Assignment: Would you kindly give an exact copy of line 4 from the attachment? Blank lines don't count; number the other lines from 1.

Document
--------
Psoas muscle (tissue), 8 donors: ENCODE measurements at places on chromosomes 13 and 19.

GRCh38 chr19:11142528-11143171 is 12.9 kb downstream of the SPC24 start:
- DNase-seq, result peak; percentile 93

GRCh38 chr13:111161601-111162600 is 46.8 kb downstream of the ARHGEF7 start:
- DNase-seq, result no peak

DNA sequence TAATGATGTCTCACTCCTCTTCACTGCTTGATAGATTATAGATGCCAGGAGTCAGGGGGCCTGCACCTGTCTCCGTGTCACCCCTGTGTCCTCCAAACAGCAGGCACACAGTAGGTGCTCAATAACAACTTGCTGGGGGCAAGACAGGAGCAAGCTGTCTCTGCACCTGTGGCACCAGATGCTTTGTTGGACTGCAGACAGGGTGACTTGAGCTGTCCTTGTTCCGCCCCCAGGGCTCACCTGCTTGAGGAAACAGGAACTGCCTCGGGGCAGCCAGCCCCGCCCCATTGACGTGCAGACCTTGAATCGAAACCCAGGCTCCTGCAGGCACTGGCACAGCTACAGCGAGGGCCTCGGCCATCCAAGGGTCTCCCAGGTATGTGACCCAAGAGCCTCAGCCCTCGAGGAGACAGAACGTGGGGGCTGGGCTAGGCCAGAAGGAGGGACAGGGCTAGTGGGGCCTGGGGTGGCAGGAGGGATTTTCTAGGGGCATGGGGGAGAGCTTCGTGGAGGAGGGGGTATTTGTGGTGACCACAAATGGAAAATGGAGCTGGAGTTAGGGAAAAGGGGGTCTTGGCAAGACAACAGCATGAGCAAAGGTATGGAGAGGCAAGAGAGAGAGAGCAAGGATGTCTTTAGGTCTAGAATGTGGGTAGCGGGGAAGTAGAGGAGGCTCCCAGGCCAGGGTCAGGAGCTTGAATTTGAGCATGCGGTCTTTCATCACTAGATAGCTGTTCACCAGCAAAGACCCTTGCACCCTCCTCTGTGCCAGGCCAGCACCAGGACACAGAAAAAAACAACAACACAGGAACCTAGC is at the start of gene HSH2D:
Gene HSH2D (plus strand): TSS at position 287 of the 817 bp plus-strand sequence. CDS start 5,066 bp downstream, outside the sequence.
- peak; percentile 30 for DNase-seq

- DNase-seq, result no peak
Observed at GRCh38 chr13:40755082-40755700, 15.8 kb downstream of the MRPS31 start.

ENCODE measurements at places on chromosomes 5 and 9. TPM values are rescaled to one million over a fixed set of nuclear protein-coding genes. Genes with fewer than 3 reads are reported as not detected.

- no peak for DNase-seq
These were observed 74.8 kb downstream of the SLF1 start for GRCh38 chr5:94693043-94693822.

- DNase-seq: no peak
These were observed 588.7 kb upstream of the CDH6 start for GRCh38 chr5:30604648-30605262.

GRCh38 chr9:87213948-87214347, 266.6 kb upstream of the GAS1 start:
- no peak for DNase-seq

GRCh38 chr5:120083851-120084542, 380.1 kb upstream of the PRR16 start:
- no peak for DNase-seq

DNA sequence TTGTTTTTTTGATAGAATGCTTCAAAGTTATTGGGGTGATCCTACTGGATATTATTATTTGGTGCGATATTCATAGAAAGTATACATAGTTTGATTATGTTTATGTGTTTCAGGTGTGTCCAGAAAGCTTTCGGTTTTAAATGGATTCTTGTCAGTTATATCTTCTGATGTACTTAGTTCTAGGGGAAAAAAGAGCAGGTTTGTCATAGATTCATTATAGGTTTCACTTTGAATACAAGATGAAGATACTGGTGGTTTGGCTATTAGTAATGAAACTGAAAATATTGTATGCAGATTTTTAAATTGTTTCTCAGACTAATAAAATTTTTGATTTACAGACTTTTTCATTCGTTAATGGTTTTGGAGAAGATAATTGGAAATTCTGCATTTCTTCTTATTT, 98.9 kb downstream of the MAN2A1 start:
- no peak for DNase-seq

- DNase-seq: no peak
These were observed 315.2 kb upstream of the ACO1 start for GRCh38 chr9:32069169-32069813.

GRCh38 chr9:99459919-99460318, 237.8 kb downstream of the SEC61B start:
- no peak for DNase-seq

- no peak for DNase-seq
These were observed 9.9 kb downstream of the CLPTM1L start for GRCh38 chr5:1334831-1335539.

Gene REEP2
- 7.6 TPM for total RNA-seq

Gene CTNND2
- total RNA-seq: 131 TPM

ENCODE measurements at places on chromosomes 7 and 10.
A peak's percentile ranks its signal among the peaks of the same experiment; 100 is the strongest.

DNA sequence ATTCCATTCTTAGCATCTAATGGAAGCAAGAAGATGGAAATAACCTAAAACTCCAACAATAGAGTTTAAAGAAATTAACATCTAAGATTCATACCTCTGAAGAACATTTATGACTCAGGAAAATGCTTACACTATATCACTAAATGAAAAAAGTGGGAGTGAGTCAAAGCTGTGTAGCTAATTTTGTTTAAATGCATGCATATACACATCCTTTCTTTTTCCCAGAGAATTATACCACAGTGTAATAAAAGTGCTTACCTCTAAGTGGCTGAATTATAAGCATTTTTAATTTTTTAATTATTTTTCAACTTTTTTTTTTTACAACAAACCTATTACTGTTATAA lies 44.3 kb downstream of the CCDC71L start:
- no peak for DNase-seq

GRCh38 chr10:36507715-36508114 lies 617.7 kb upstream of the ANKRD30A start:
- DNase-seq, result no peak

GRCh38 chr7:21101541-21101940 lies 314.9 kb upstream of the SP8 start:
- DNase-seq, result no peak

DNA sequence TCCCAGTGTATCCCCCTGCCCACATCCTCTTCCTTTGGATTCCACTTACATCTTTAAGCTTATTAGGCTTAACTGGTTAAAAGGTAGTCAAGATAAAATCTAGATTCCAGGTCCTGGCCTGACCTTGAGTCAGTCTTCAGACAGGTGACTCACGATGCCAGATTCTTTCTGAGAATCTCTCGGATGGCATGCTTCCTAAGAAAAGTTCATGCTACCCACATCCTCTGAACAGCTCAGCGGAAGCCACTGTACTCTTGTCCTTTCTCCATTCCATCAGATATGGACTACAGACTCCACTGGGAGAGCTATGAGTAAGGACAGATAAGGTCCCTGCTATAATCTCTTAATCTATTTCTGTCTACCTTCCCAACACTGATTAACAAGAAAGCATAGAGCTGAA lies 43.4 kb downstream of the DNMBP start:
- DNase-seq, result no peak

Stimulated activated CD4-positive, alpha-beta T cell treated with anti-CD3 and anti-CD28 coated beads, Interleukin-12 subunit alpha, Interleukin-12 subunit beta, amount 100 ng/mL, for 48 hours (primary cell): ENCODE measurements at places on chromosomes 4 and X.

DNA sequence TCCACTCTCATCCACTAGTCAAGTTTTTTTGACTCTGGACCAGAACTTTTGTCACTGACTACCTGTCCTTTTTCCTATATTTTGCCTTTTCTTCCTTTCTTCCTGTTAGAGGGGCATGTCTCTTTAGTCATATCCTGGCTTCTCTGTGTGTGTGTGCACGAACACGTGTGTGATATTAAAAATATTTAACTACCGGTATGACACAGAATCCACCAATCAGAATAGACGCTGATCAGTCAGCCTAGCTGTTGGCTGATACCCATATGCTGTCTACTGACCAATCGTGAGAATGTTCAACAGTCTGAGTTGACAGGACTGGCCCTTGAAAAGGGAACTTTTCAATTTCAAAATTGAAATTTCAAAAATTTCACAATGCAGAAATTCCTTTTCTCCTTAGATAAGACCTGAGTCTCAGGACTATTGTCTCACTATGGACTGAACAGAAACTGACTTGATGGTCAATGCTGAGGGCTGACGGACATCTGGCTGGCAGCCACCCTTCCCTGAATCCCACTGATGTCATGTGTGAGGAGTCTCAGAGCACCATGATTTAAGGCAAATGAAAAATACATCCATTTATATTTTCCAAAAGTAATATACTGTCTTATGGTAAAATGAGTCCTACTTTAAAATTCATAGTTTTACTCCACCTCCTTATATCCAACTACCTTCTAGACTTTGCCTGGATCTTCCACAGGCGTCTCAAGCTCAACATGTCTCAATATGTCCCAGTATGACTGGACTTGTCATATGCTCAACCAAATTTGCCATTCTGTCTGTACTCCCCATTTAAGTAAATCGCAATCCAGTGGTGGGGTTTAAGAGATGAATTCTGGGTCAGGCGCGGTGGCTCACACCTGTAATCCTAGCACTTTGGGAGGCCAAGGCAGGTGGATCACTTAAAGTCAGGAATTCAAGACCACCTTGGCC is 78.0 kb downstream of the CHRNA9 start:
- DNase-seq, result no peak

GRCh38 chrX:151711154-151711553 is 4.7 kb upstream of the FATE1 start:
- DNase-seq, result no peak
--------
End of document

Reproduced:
GRCh38 chr13:111161601-111162600 is 46.8 kb downstream of the ARHGEF7 start: